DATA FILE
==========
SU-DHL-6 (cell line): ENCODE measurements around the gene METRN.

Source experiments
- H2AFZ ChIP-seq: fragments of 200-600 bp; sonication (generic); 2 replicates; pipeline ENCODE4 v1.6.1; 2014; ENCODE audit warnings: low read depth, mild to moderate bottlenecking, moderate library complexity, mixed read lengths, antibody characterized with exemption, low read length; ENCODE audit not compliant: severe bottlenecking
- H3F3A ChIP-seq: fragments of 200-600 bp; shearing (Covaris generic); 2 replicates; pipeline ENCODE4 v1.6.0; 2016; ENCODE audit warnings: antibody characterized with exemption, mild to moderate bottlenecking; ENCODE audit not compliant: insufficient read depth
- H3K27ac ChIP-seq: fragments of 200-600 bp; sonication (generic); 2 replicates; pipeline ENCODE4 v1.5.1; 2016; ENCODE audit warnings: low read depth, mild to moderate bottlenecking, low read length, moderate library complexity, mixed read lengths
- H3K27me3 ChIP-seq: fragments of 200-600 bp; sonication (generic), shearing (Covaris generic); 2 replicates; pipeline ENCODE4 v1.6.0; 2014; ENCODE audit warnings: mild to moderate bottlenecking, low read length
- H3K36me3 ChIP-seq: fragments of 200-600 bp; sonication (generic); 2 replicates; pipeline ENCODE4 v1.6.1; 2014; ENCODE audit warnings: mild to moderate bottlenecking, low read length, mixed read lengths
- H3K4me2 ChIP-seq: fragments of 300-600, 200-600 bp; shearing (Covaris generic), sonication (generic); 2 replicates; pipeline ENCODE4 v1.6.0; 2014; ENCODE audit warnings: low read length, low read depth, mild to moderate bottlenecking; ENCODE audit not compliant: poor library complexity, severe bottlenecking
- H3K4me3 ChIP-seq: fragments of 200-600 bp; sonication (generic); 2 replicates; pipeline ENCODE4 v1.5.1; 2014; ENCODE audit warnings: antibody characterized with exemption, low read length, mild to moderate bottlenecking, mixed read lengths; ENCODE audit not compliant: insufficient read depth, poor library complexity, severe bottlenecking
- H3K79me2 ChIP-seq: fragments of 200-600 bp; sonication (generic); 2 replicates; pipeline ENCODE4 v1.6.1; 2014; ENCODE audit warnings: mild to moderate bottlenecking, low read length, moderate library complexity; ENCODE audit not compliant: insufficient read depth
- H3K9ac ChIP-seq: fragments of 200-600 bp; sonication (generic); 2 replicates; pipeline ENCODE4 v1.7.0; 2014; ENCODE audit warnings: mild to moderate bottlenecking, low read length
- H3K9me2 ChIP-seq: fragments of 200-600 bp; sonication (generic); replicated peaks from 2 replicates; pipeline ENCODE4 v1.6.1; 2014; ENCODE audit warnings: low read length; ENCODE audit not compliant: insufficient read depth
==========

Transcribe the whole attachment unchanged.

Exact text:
SU-DHL-6 (cell line): ENCODE measurements around the gene METRN.

Source experiments
- H2AFZ ChIP-seq: fragments of 200-600 bp; sonication (generic); 2 replicates; pipeline ENCODE4 v1.6.1; 2014; ENCODE audit warnings: low read depth, mild to moderate bottlenecking, moderate library complexity, mixed read lengths, antibody characterized with exemption, low read length; ENCODE audit not compliant: severe bottlenecking
- H3F3A ChIP-seq: fragments of 200-600 bp; shearing (Covaris generic); 2 replicates; pipeline ENCODE4 v1.6.0; 2016; ENCODE audit warnings: antibody characterized with exemption, mild to moderate bottlenecking; ENCODE audit not compliant: insufficient read depth
- H3K27ac ChIP-seq: fragments of 200-600 bp; sonication (generic); 2 replicates; pipeline ENCODE4 v1.5.1; 2016; ENCODE audit warnings: low read depth, mild to moderate bottlenecking, low read length, moderate library complexity, mixed read lengths
- H3K27me3 ChIP-seq: fragments of 200-600 bp; sonication (generic), shearing (Covaris generic); 2 replicates; pipeline ENCODE4 v1.6.0; 2014; ENCODE audit warnings: mild to moderate bottlenecking, low read length
- H3K36me3 ChIP-seq: fragments of 200-600 bp; sonication (generic); 2 replicates; pipeline ENCODE4 v1.6.1; 2014; ENCODE audit warnings: mild to moderate bottlenecking, low read length, mixed read lengths
- H3K4me2 ChIP-seq: fragments of 300-600, 200-600 bp; shearing (Covaris generic), sonication (generic); 2 replicates; pipeline ENCODE4 v1.6.0; 2014; ENCODE audit warnings: low read length, low read depth, mild to moderate bottlenecking; ENCODE audit not compliant: poor library complexity, severe bottlenecking
- H3K4me3 ChIP-seq: fragments of 200-600 bp; sonication (generic); 2 replicates; pipeline ENCODE4 v1.5.1; 2014; ENCODE audit warnings: antibody characterized with exemption, low read length, mild to moderate bottlenecking, mixed read lengths; ENCODE audit not compliant: insufficient read depth, poor library complexity, severe bottlenecking
- H3K79me2 ChIP-seq: fragments of 200-600 bp; sonication (generic); 2 replicates; pipeline ENCODE4 v1.6.1; 2014; ENCODE audit warnings: mild to moderate bottlenecking, low read length, moderate library complexity; ENCODE audit not compliant: insufficient read depth
- H3K9ac ChIP-seq: fragments of 200-600 bp; sonication (generic); 2 replicates; pipeline ENCODE4 v1.7.0; 2014; ENCODE audit warnings: mild to moderate bottlenecking, low read length
- H3K9me2 ChIP-seq: fragments of 200-600 bp; sonication (generic); replicated peaks from 2 replicates; pipeline ENCODE4 v1.6.1; 2014; ENCODE audit warnings: low read length; ENCODE audit not compliant: insufficient read depth